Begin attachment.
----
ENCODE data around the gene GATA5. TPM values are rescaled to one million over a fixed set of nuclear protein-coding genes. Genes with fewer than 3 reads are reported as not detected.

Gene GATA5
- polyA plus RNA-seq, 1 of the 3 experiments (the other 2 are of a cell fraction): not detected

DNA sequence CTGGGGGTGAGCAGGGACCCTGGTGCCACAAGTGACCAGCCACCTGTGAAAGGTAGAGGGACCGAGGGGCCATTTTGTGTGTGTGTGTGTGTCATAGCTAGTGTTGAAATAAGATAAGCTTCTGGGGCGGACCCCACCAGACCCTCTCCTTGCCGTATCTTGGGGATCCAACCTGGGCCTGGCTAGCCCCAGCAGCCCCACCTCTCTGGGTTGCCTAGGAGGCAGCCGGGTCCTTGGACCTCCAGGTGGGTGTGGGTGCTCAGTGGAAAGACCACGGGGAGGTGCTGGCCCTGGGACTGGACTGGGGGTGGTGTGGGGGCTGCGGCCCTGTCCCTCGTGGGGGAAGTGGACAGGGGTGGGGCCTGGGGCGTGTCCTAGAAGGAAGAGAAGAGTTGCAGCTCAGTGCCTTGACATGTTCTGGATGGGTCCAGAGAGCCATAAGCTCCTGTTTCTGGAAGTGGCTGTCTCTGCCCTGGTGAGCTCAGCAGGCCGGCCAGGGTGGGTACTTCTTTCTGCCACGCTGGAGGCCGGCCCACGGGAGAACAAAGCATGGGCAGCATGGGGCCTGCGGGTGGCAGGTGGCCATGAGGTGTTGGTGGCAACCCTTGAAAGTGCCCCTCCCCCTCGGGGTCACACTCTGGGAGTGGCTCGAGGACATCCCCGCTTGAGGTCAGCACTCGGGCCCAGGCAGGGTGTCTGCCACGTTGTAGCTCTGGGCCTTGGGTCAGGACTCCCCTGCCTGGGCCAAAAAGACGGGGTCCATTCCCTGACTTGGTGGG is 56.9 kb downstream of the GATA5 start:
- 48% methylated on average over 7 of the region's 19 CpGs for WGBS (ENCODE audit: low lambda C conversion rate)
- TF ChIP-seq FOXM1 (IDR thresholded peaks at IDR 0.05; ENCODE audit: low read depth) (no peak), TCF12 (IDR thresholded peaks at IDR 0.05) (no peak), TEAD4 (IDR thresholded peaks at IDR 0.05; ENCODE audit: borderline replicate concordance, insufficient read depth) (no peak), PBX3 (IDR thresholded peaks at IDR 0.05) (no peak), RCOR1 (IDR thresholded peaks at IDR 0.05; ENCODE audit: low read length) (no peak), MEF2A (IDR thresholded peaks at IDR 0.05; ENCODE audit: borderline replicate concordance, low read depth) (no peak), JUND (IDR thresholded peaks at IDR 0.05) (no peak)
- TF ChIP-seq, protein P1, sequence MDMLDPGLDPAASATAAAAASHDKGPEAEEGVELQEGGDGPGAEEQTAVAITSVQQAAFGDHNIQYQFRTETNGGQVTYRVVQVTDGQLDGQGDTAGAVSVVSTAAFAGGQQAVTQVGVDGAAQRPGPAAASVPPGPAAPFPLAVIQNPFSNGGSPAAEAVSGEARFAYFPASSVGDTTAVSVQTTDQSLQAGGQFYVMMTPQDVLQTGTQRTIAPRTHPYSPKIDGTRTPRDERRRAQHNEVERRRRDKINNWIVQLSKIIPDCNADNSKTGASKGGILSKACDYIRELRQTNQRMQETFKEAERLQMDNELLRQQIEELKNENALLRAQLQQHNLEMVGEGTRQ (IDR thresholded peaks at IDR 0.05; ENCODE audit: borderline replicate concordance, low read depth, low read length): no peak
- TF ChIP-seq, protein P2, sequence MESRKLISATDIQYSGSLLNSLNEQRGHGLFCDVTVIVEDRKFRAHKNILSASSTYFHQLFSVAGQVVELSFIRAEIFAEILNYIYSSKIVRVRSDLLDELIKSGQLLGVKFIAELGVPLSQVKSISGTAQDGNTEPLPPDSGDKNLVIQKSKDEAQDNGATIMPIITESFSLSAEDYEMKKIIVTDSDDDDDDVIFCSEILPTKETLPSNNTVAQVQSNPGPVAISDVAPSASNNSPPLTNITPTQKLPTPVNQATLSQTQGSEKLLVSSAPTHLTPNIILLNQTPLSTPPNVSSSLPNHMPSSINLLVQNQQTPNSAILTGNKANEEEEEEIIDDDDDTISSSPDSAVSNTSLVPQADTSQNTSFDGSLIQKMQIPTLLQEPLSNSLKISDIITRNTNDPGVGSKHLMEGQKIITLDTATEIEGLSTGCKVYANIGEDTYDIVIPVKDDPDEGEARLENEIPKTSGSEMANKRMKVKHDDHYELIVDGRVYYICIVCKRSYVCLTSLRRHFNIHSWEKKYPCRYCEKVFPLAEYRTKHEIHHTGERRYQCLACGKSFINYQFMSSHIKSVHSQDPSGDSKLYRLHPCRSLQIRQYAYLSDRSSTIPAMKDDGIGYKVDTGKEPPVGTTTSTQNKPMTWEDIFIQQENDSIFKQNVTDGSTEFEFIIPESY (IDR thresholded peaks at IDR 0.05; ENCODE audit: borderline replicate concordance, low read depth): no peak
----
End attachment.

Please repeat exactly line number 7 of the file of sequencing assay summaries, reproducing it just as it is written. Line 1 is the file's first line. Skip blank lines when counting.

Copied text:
- TF ChIP-seq, protein P1, sequence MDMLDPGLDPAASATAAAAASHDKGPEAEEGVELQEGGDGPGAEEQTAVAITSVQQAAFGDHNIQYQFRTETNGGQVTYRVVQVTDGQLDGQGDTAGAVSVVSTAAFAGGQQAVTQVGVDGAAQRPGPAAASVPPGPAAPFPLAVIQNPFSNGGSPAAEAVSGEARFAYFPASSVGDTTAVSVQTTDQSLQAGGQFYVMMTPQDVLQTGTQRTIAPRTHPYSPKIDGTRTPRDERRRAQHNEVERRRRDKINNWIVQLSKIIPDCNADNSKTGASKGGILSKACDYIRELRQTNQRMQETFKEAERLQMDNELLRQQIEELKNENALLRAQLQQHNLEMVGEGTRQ (IDR thresholded peaks at IDR 0.05; ENCODE audit: borderline replicate concordance, low read depth, low read length): no peak